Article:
Because, in point of fact, the story DID NOT “end” in CW #7. And the ways that it did felt both forced and commercialized.

(parenthetically, because I’m flashing on it now, and will forget later, Breevort’s interview says Sue is returning to Reed in that scene, and I TOTALLY read it as “Sue came back to get her things to go for good”)

What’s funny is the Joe Quesada text piece I liked so very much in CW #1 (“new Marvel reader? Dude, you totally need to read such AND such, they rock!”), just gave me the raging skeevies as the “last pages” of CW #7 (“We like money, please buy these other 47 things!!!!”)

So, look, really, for the IDEA of “Civil War”, and for the storytelling possibilities (if not actualities!!), I kind of have to give “Civil War” AT LEAST an OK, and maybe possibly even a GOOD. There’s not a person amongst you who reads regular mainstream interconnected comics who doesn’t really wish for change and forward movement in in the “universe”. That’s precisely why we love those universes, after all!

Even us black-hearted grinches here at the SAVAGE CRITIC have to admit that the Possibilities of a “Civil War” is, in fact, exactly and precisely what we want. OF COURSE it is.

And we cry because the execution lets us down.

Before I get into CW #7 specifically, let me do some of my purported “retail intelligence”, and let me try to explain my big fear in the next six months.

I have this really deep fear that “post-CW” Marvel is going to pan out to be “One Year Later”, where there’s an initial burst of sampling, but then the audience wanders away if its not WOWED. The good thing is that, unlike OYL, we have FOC on Marvel books, so exposure is really only limited to 1, maybe 2 issues max. But I have to tell you (after reading CW #7) feeling the let-down (as a reader) that there’s no there, there, I’m inclined (as a retailer) to assume the worst. My initials are, I think, leaning high, but this is mostly still from fear over Marvel’s (former) no re-order policy.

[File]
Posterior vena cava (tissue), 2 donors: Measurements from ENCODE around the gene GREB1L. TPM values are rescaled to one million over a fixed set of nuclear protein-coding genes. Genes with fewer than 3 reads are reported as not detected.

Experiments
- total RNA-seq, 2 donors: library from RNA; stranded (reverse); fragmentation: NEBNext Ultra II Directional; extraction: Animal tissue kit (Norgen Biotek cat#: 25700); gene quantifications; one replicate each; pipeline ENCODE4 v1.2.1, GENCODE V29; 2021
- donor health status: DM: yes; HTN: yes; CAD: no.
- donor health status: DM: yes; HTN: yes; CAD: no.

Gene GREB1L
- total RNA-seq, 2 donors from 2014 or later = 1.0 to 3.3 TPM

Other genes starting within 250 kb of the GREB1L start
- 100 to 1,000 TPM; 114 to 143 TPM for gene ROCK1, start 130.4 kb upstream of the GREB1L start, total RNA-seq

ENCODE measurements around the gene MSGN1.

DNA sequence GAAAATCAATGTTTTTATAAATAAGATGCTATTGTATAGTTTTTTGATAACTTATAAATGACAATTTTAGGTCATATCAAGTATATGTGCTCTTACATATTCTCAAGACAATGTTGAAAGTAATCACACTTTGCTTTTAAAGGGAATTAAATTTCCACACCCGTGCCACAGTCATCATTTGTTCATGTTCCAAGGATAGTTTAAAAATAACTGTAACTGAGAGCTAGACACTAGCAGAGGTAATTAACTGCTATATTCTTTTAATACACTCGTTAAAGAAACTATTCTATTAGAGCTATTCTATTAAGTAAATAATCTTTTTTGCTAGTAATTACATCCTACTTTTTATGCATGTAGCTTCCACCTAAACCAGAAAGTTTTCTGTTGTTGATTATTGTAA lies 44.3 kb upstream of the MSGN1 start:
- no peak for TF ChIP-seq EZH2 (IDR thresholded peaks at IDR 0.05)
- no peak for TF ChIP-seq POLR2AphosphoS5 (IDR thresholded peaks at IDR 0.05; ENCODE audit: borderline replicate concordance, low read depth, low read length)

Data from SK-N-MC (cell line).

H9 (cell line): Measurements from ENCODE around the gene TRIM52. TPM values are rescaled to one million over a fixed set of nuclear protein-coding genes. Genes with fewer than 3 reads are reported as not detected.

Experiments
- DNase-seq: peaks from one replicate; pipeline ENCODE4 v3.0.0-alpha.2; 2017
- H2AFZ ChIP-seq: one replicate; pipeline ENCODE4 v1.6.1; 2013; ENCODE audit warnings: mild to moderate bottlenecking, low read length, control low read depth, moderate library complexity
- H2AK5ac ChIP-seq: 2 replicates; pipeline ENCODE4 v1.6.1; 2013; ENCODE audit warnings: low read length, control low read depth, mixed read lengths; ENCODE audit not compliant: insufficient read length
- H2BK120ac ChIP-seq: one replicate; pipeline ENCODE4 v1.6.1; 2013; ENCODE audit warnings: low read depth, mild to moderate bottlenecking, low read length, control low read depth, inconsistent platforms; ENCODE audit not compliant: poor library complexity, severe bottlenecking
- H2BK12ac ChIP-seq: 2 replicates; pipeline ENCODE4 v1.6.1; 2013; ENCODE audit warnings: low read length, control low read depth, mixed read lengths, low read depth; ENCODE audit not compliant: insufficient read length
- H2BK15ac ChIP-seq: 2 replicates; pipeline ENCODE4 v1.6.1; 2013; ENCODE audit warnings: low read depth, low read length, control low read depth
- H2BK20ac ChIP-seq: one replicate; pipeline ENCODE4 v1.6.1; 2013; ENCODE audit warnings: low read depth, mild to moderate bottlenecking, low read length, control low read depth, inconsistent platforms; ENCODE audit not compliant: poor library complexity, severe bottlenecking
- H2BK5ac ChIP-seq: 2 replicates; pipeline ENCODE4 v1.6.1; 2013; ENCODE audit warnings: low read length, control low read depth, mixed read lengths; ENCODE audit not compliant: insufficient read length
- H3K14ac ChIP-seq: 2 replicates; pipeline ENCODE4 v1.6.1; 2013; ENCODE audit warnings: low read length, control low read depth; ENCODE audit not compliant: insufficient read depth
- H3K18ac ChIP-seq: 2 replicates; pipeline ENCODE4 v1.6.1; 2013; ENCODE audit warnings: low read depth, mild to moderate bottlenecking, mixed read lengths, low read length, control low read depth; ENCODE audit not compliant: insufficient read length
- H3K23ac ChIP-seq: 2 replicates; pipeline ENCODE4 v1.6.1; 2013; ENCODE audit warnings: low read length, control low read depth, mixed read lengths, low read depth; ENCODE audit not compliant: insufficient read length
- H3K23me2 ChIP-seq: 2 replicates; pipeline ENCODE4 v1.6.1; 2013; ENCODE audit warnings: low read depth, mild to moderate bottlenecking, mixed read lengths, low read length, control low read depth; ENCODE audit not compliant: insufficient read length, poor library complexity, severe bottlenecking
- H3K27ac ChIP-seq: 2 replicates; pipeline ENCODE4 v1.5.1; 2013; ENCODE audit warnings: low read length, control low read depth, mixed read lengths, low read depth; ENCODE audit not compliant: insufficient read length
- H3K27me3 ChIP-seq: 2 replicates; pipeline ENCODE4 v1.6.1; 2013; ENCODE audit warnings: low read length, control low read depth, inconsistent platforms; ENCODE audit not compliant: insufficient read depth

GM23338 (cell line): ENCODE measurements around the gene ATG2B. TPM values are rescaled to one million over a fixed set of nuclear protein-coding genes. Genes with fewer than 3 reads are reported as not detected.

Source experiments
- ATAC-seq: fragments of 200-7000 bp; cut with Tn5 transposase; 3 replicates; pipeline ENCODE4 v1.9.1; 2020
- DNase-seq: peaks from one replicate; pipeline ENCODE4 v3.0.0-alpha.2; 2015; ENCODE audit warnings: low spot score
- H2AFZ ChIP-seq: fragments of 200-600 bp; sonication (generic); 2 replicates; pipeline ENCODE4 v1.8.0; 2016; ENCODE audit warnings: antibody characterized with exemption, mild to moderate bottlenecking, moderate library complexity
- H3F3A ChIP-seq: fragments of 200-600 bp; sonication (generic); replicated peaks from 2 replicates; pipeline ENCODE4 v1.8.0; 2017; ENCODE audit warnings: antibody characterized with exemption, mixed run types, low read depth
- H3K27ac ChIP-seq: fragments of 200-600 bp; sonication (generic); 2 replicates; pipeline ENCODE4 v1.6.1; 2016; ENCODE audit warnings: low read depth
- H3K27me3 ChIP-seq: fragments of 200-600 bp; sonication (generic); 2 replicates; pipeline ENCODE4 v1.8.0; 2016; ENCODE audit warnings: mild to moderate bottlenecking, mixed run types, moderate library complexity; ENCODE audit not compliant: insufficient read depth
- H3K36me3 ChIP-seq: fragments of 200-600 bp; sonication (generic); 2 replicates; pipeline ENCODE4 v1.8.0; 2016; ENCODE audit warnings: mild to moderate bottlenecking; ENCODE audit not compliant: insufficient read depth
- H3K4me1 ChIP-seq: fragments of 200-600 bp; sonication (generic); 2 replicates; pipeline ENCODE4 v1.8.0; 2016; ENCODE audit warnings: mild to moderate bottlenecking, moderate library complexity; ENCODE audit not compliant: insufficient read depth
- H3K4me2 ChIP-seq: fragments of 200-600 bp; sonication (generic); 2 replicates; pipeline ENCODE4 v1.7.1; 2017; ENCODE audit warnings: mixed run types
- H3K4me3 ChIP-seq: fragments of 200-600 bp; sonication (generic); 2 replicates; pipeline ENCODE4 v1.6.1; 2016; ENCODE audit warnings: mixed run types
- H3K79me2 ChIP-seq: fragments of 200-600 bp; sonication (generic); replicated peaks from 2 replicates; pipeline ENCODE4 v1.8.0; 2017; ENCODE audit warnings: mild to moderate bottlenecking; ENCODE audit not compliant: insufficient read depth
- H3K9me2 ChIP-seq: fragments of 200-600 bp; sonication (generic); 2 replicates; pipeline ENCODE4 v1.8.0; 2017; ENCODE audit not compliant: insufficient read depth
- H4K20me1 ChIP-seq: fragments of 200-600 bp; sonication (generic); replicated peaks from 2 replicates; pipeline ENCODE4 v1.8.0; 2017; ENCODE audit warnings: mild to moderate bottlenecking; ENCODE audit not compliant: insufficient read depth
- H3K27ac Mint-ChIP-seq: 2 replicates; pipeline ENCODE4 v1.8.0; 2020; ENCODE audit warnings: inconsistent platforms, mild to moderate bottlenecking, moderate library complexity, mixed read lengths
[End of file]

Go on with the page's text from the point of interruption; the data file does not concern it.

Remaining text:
They’ve never stated it out loud, but, yeah, Marvel DOES overprint these days — you can reorder CW #3-6 from them, even today. But because they’re far from the “open taps” of DC (Dig it, EACH AND EVERY [42 right now] issue of 52 is inprint and in-stock from DC right now), we’ve still got the Battered Wife thing going on where we’ve been trained to order on the side of caution. Like, how, say, I can’t reorder NEW AVENGERS ILLUMINATI #1 because Marvel has none. Despite #2 coming out on Wednesday.

So, CW #7 itself.

Obviously, it lets us down with a conclusion that’s not a conclusion. “Cap gives up, and here’s the trailers for our next year” isn’t an ending. But here’s some specific questions:

Am I supposed to believe that the Super Soldier of WW2 doesn’t know what Acceptable Losses are?

Who is Peter Parker actually on the run from? He’s a fully Registered super-hero, right? How can he possibly be with the (expressly) anti-registration (new) Avengers.

With all 50 states covered by super-teams, what possible mission can the (mighty) Avengers have? Global operations? Atlantis, Wakanda, Latveria, almost certainly umpty umpty others are against America’s reaction.

Honestly, where’s the American dissent to civil liberty abrogations? I kinda feel like “Civil War” is Fox, and we never get to see what CNN, let alone an actual liberal perspective. The series portrays the general populace as lock-step with fascism.

Right, so, 50 teams for 50 states. What are 32 of them going to be doing day-to-day? Most of the major villains are now Thunderbolts. Almost, how can there be crime? Is thre anyone left in the MU TO strive against?

Ugh, it’s 11:30, I need to end this, but sure, CW #7 was bad, probably up (well, down) to AWFUL; but the concept was good, damn it.